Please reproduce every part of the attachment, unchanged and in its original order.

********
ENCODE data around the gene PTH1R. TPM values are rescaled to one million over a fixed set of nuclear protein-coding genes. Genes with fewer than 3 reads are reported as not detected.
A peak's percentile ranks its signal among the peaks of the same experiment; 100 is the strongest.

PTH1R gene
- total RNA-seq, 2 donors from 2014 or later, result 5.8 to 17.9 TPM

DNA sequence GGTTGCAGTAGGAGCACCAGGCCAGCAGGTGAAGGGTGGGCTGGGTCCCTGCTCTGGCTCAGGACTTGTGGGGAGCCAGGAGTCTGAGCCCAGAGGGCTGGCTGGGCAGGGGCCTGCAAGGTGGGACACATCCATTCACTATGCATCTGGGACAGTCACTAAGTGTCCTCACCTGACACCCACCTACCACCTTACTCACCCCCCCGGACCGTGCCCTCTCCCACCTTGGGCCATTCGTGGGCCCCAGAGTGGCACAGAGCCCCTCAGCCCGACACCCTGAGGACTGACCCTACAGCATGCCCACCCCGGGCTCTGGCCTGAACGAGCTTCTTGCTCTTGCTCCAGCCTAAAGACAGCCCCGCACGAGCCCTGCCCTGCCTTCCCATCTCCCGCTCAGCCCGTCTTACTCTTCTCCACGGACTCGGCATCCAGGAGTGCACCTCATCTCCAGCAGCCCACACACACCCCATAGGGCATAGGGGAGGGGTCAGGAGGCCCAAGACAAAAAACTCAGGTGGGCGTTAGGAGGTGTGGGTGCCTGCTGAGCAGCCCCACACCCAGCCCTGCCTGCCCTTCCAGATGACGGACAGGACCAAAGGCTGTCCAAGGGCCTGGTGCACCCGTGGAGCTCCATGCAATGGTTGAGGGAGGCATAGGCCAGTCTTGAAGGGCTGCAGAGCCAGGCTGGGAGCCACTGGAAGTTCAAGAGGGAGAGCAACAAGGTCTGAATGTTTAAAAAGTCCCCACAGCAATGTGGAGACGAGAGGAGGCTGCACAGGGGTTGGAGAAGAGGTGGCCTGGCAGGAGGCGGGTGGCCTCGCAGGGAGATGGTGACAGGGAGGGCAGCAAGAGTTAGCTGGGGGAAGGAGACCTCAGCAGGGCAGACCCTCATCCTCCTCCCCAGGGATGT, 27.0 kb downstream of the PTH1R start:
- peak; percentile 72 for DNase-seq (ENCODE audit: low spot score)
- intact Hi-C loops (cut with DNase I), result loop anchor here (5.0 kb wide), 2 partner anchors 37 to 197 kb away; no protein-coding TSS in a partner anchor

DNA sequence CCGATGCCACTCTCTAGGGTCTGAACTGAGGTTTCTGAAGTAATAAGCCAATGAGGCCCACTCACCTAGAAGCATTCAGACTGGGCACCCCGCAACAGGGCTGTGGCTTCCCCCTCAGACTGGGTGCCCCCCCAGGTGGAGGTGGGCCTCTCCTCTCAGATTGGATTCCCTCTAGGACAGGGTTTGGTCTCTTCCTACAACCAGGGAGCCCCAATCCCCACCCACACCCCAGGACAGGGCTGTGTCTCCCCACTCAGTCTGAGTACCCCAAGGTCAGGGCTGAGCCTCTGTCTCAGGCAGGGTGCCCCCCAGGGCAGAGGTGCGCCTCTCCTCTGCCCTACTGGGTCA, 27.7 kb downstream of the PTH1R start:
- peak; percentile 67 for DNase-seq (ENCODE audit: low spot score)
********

ENCODE data around the gene PTH1R. TPM values are rescaled to one million over a fixed set of nuclear protein-coding genes. Genes with fewer than 3 reads are reported as not detected.
A peak's percentile ranks its signal among the peaks of the same experiment; 100 is the strongest.

PTH1R gene
- total RNA-seq, 2 donors from 2014 or later, result 5.8 to 17.9 TPM

DNA sequence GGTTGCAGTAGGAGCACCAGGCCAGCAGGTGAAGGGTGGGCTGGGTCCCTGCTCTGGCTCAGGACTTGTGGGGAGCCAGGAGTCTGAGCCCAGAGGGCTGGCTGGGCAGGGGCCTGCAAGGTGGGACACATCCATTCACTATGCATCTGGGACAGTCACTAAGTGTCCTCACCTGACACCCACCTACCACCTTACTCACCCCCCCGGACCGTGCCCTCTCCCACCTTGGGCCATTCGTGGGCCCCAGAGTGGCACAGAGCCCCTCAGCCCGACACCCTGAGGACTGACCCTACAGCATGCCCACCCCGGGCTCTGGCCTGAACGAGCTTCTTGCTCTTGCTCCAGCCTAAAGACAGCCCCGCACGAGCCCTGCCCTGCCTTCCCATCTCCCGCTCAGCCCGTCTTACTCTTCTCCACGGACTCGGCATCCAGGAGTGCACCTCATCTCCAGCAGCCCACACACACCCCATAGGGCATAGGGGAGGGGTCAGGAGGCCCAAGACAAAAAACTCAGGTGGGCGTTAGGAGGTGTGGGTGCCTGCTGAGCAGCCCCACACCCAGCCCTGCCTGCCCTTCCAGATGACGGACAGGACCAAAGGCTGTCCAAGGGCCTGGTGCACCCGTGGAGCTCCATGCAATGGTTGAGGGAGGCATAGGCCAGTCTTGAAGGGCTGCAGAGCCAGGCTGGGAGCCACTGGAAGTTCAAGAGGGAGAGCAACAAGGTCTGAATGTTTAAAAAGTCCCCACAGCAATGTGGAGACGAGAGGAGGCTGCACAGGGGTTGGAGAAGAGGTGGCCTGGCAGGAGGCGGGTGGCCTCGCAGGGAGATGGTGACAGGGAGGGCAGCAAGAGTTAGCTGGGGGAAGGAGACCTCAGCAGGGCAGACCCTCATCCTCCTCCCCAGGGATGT, 27.0 kb downstream of the PTH1R start:
- peak; percentile 72 for DNase-seq (ENCODE audit: low spot score)
- intact Hi-C loops (cut with DNase I), result loop anchor here (5.0 kb wide), 2 partner anchors 37 to 197 kb away; no protein-coding TSS in a partner anchor

DNA sequence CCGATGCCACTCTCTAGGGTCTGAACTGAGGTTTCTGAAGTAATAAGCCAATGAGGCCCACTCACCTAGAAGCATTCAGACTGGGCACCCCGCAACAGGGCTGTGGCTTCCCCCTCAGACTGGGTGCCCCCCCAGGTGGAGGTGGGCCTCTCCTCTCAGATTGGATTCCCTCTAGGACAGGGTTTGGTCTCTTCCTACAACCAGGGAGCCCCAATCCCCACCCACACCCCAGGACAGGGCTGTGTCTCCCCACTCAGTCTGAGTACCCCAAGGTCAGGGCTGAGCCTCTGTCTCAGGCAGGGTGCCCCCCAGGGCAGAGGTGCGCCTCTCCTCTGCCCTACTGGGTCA, 27.7 kb downstream of the PTH1R start:
- peak; percentile 67 for DNase-seq (ENCODE audit: low spot score)